Radio Jock Vs Club Jock

Where do I begin? It’s a question I now ask myself on a daily basis as I plan my three- hour radio show. Bizarrely it’s not one I ever had to ask myself during my 11 years as a mobile and club DJ. I would arrive at the venue, set up my equipment, open my CD boxes and begin. Yes, I had the first dance planned but after that I would read the crowd and play tracks I thought would fill the dance floor.

Strange then that the music now takes a back seat. My focus has switched to what comes out of my mouth! Having no direct contact with an audience means that I don’t have to deal with people telling me that a track is “crap”, or asking the tedious question, “have you got any good music mate?”

Whereas at a function or in a club, the music is your connection to the audience, in radio you have to grab the listener and keep him or her with your personality, your voice, and your creativity: the music merely compliments your show. Knowing your music is great, but music knowledge alone does not engage your listeners. For example, the majority of breakfast show listeners want to know how their day may pan out; they want to know the latest news; what the weather will be doing; where and if they will get held up on the roads – and it’s the way you tell ‘em.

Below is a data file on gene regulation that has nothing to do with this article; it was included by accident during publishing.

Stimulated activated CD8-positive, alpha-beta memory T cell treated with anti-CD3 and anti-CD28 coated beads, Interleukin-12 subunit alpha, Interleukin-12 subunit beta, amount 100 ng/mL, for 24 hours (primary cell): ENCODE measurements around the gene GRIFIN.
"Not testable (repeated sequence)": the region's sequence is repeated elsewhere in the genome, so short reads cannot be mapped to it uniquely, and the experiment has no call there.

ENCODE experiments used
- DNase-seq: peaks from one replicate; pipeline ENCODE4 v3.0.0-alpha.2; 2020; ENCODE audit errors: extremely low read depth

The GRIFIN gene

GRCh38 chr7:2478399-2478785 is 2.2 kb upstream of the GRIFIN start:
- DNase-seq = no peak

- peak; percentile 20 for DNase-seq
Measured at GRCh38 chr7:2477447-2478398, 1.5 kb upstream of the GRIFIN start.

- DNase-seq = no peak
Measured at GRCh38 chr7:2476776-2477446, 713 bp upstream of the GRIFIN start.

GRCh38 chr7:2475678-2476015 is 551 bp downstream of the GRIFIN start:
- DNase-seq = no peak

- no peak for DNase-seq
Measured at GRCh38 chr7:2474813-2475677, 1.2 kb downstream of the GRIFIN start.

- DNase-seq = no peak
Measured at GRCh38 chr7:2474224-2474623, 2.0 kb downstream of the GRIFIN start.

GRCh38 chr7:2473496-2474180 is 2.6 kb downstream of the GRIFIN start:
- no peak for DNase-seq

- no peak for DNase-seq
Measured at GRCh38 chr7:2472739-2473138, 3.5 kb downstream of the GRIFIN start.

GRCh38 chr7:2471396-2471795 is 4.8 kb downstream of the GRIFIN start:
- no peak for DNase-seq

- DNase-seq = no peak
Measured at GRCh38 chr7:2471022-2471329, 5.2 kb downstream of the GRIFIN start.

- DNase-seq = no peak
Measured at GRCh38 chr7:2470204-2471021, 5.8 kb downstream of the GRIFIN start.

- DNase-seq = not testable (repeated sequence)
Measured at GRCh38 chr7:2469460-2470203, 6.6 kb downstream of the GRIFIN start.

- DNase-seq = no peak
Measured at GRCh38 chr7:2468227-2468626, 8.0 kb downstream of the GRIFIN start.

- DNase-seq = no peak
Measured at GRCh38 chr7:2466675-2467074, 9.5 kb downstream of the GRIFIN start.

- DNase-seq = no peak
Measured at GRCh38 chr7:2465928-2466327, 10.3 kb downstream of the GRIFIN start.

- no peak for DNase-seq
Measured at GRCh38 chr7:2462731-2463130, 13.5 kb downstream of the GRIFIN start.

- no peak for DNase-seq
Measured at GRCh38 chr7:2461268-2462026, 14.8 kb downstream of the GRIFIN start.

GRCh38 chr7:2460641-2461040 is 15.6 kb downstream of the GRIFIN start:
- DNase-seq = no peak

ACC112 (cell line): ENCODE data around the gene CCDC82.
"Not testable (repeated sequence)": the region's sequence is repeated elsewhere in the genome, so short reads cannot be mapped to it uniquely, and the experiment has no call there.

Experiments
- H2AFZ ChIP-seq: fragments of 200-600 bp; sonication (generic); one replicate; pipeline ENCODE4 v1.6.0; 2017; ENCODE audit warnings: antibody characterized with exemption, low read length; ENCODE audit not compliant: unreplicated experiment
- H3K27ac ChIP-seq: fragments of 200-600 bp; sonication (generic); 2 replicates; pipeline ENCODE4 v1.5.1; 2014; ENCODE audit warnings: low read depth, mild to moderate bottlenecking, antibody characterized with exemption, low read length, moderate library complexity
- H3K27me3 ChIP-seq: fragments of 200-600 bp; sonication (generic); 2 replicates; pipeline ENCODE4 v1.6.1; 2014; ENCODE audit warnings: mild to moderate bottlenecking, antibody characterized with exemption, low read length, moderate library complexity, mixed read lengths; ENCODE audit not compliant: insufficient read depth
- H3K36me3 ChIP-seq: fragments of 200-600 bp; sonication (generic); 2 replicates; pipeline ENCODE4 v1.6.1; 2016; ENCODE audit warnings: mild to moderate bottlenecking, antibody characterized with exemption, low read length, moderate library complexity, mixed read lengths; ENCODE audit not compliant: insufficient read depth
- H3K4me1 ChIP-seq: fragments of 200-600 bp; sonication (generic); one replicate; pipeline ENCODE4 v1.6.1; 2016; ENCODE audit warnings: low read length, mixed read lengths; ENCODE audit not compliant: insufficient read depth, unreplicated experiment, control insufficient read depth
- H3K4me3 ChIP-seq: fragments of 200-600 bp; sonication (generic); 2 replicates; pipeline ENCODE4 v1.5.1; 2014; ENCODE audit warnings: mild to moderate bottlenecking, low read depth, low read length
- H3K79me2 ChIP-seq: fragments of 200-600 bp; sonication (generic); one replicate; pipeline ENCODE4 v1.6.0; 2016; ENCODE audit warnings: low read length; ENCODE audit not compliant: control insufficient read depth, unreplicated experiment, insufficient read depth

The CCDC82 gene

All this never crossed my mind as a mobile DJ. On the radio, each listener likes to feel that you and your station is broadcasting purely for them. When in a radio studio, you’re not addressing a crowd of 20,000 people – you’re talking to one listener. And you know precisely who that listener is – how they live; what they think and

what they need from you. However people listen to your show, each has a one-to-one relationship with you. I confess it’s hard to learn the radio way – but it’s fascinating and it’s worth it. Get this part right and you’re half way there!

Adapting my presentation style to radio has been a challenge. Working in nightclubs did strange things to my voice. I used to shout. And hearing people like Tony Blackburn with his classic DJ voice led me to believe that was how I had to sound. Wrong! The club DJ voice wouldn’t last a week of 3-hour shows before it packed up, perhaps damaging a voice permanently. What’s worse, listeners can’t and won’t deal with a noise that’s both loud and not very natural.

Working with a vocal coach here at the National Broadcasting School, I now ‘talk’ when I perform. It sounds strange, doesn’t it? But I sound better and more relaxed. My voice is much easier on listeners’ ears. And relaxing my style has enabled me to focus on what listeners want to hear and what I need to say.

I now realize that a club DJ should be prepared to learn a completely different style in order to make it in the radio industry. I now realize that had I continued working as a mobile and club DJ and been offered a radio show, I would have flopped. Keeping people happy on a dance floor is totally different from being with them for a large part of their day, in their homes, their cars, and even their beds – a privilege not many people get.